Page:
The 2010s were pretty huge for director Christopher Nolan—making it almost impossible to pick just one of his mind-bending movies as the ultimate standout. Inception, The Dark Knight Rises and Dunkirk were each absolutely epic in their own way. But we've gone with Interstellar—it's the only sci-fi to make the cut on our decade-defining list, and for good reason.
As 2019 wraps up, the tale of an Earth in environmental turmoil and humanity's quest to endure and to navigate the boundaries of space and physics feel all the more poignant (especially set to a deeply moving soundtrack from Hans Zimmer). Not to mention Interstellar's impressive scientific detail (time dilation is real guys, just ask Einstein), which led to the publication of new scientific papers based on what a black hole would actually look like. And in 2019, when the world saw the very first true image of a black hole some 53.5 million light-years away, we learned that Interstellar's "Gargantua" was pretty spot on.
During a time when traditional media was diminishing, Spotlight served as an incredible reminder of why old-school heavy-hitting and meaningful journalism ever lived in the first place. Based on true events, this drama follows four journalists at the Boston Globe who get pushed by a new editor in chief to pursue a story about child molestation charges against Boston’s omnipresent and very influential Catholic Church. Why does Tom McCarthy’s poignant film make the cut as a decade-defining movie though? Spotlight was essentially the silver spoon the world needed to highlight the importance of journalism as a vital and necessary voice for injustice in an otherwise free-for-all social media-led world.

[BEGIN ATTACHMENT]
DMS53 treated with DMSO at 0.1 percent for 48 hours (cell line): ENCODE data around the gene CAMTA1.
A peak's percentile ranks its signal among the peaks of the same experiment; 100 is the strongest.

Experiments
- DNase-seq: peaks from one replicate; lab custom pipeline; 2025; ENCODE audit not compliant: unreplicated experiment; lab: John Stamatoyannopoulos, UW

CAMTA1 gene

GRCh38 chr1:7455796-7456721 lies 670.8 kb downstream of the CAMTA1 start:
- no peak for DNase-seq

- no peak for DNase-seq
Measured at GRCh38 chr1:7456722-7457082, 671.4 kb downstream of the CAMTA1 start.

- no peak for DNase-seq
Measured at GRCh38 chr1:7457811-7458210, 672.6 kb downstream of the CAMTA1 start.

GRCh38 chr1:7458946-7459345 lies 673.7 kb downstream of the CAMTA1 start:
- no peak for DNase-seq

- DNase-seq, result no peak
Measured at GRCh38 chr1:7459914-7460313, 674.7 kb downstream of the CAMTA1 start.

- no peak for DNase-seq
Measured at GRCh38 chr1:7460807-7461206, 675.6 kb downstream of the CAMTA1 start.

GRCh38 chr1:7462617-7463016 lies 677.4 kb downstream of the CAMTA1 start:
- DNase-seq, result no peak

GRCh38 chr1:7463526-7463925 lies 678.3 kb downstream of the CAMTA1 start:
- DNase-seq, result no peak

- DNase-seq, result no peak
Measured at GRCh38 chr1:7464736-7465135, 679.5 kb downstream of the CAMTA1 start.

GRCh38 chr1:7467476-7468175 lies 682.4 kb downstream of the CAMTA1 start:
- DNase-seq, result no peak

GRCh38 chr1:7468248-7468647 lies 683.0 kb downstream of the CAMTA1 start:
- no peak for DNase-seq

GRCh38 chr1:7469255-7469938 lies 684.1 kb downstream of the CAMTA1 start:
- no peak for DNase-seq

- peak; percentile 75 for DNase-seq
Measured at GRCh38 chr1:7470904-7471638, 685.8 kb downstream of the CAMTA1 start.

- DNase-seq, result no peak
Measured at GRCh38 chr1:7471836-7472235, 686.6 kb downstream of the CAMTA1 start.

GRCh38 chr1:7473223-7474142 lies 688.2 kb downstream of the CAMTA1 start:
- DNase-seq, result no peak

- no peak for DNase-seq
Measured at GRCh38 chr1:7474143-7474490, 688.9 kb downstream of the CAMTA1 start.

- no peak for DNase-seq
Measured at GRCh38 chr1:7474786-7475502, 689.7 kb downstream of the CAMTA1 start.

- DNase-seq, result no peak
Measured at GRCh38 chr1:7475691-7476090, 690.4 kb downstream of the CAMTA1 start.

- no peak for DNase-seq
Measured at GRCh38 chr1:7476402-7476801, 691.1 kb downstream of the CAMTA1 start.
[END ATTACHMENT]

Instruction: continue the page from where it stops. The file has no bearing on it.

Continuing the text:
Where does one even start with Moonlight? Directed by master filmmaker and storyteller Barry Jenkins (distributed by A24 too), Moonlight made leaps and bounds in not only the history of film but the history of the world. Adapted from playwright Tarell Alvin McCarney’s “In Moonlight Black Boys Look Blue”, this beauty stands for more than just an awkward exchange for Best Picture at the Oscars. It poetically rises to the forefront as possibly the most defining movie of the 21st Century in the way it steadily, slowly but utterly captivatingly unfolds, unravelling white heterosexual narratives as a racially and sexually diverse coming of age tale.
The Revenant (2015)
Make no mistake, The Revenant isn’t as much of an influential movie that defined the decade as it is a brutal and gut-wrenching portrayal of revenge. But this one also played a major part in upping the ante on speaking out about climate change. Leonardo Dicaprio was pretty damn vocal on this after filming saying he that the weather changes and scrambling to shoot during the half-an-hour of sunlight each day was like nothing he’d been through before. There’s also director Alejandro González Iñárritu’s shots of absolutely breathtaking North American landscape, paired with a soundscape of ice, roaring bears and cracking trees from Academy Award-wining sound designer Randy Thom—which come together as a reminder of nature’s awe-inducing ferocity.